You’re about to be an Oxford graduate. What’s next?
Insights from senior leaders and Oxford alumni on how to build a life of character and commitment
Spring is in the air, so is hope, and so is anxiety. As Oxford students dive into the exams and assignments of Trinity term, one of the most frequently asked questions at the cafes, common rooms, and college corridors is “What’s next?”.
It is a question for society as we look to a world beyond Covid, but it is also a deeply personal question. Friends, family, and acquaintances are curious to know where you will end up after Oxford — be it a new job, a new startup, a new research project, a country on the other side of the world — the options are endless. It is not easy to decide what’s next, and even more difficult to justify why so.
The deeper issue here is not the next job but the bigger adventure. The question comes down to purpose, or in Simon Sinek’s phrase “finding your why”. With this in mind, The Oxford Character Project hosted a series of discussions on the topic of “Purpose and Vocation” on 8 May 2021. We invited senior leaders working in technology, business, and law to share what it means to lead with purpose. They were joined by a group of Oxford alumni who spoke of how they found their calling after graduating from Oxford, and the challenges they encountered along the way. Here are our three key takeaways, consolidated from the discussions.
Takeaway #1: Purpose matters, only if you put it into practice
The theme of purpose is currently much under discussion in the corporate world. Oxford Professor Colin Mayer is a leading voice, at the heart of a British Academy Initiative. The movement is catching on and these days almost every organisation will state its purpose in a pithy 15-word phrase on its website. However, crafting a purpose statement is the easy bit. One speaker mentioned that in the world of purpose, there are much well-crafted BS. The real challenge is getting people behind the purpose in a way that puts that well-crafted statement into practice.
An important theme in the discussion was what purpose actually is. According to Stanford Professor William Damon, purpose is “a stable and generalised intention to accomplish something that is both personally meaningful and simultaneously leads to productive engagement in the world beyond the self.” This pro-social dynamic was a focus as alumni reflected on their post-Oxford careers. Many of them spoke of a “sense of purpose” as something that connected them to important causes, and sustained them to persevere through challenges.
Takeaway #2: We find our purpose when we turn to others
Writing on the importance of purpose in order to overcome and lead others through difficulty, Victor Frankl (Auschwitz survivor and author of Man’s Search for Meaning) put his finger on the need for “a fundamental change in our attitude toward life”. He suggested shifting from an orientation governed by personal ambition to one governed by personal responsibility: “We had to learn… that it did not really matter what we expected from life, but rather what life expected from us… Life ultimately means taking responsibility to find the right answer to its problems and fulfil the tasks which it constantly sets for each individual.”
Regardless of the individual differences in how the speakers approached purpose, a common pattern was connecting their inner calling to the needs of communities that they deeply care for. If there is a gap in those communities that can be filled with one’s strength, that is a good point from which one’s purpose can grow and develop. As one speaker remarked, “Don’t ever become a leader unless you LOVE people”.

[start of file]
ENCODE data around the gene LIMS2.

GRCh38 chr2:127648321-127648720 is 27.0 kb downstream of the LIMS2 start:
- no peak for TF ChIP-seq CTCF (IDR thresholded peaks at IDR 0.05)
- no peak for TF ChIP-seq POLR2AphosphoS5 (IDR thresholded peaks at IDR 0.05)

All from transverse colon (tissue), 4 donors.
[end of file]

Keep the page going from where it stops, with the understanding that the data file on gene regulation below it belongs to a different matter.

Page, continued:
Takeaway #3: If you want to live a life of purpose, invest in character
In his recent book Value(s): Building a Better World for All, Mark Carney highlights purpose as an essential attribute of values-based leadership. He frames leaders as “stewards of the purpose of their organisations” whose job is “to ensure that the purpose of their organisation is always present and anchors its goals, values and strategy.” The integrity of a leader’s own purpose and its alignment with the purpose of the organisation is vital in order to build and maintain trust.
Carney underlines that attributes such as purpose “are not finite goods that are exhausted by use but muscles that grow with regular exercise.” They come down to positive character qualities or “virtues that can be nurtured.” This was one of the major themes in all of the discussions, the human qualities that adjoin well-configured sense of purpose — Humility, Curiosity, Kindness, Honesty, and Resilience, to name a few.
So, what can we practically do to find our purpose and live a meaningful life? Here are four practices that our speakers and OCP team found helpful –
- Create a “Personal Board” — 5 people who will keep you grounded and offer different perspectives from your own.
- Go for a “Mindful Walk” with someone you trust enough to have a candid conversation on purpose. Keep your mind open and do not let your assumptions hold you back.
- Connect with one new person every week who works in a different sector, or comes from a different background, or has a different ideology. You will learn more than you think.
- Acknowledge the contributions others have made to your life and express your gratitude. A simple “Thank you” note goes a long way.
If you are keen to explore more, you can sign up for our online course — Leading and Flourishing in Difficult Times. Developed by the Oxford Character Project and Human Flourishing Program in Harvard University’s Institute for Quantitative Social Science, the course combines research on leadership, character and flourishing in an engaging 5-module programme and the fourth module is all about “Leading with Purpose”.
Written by Anjali Sarker, Programme Manager, The Oxford Character Project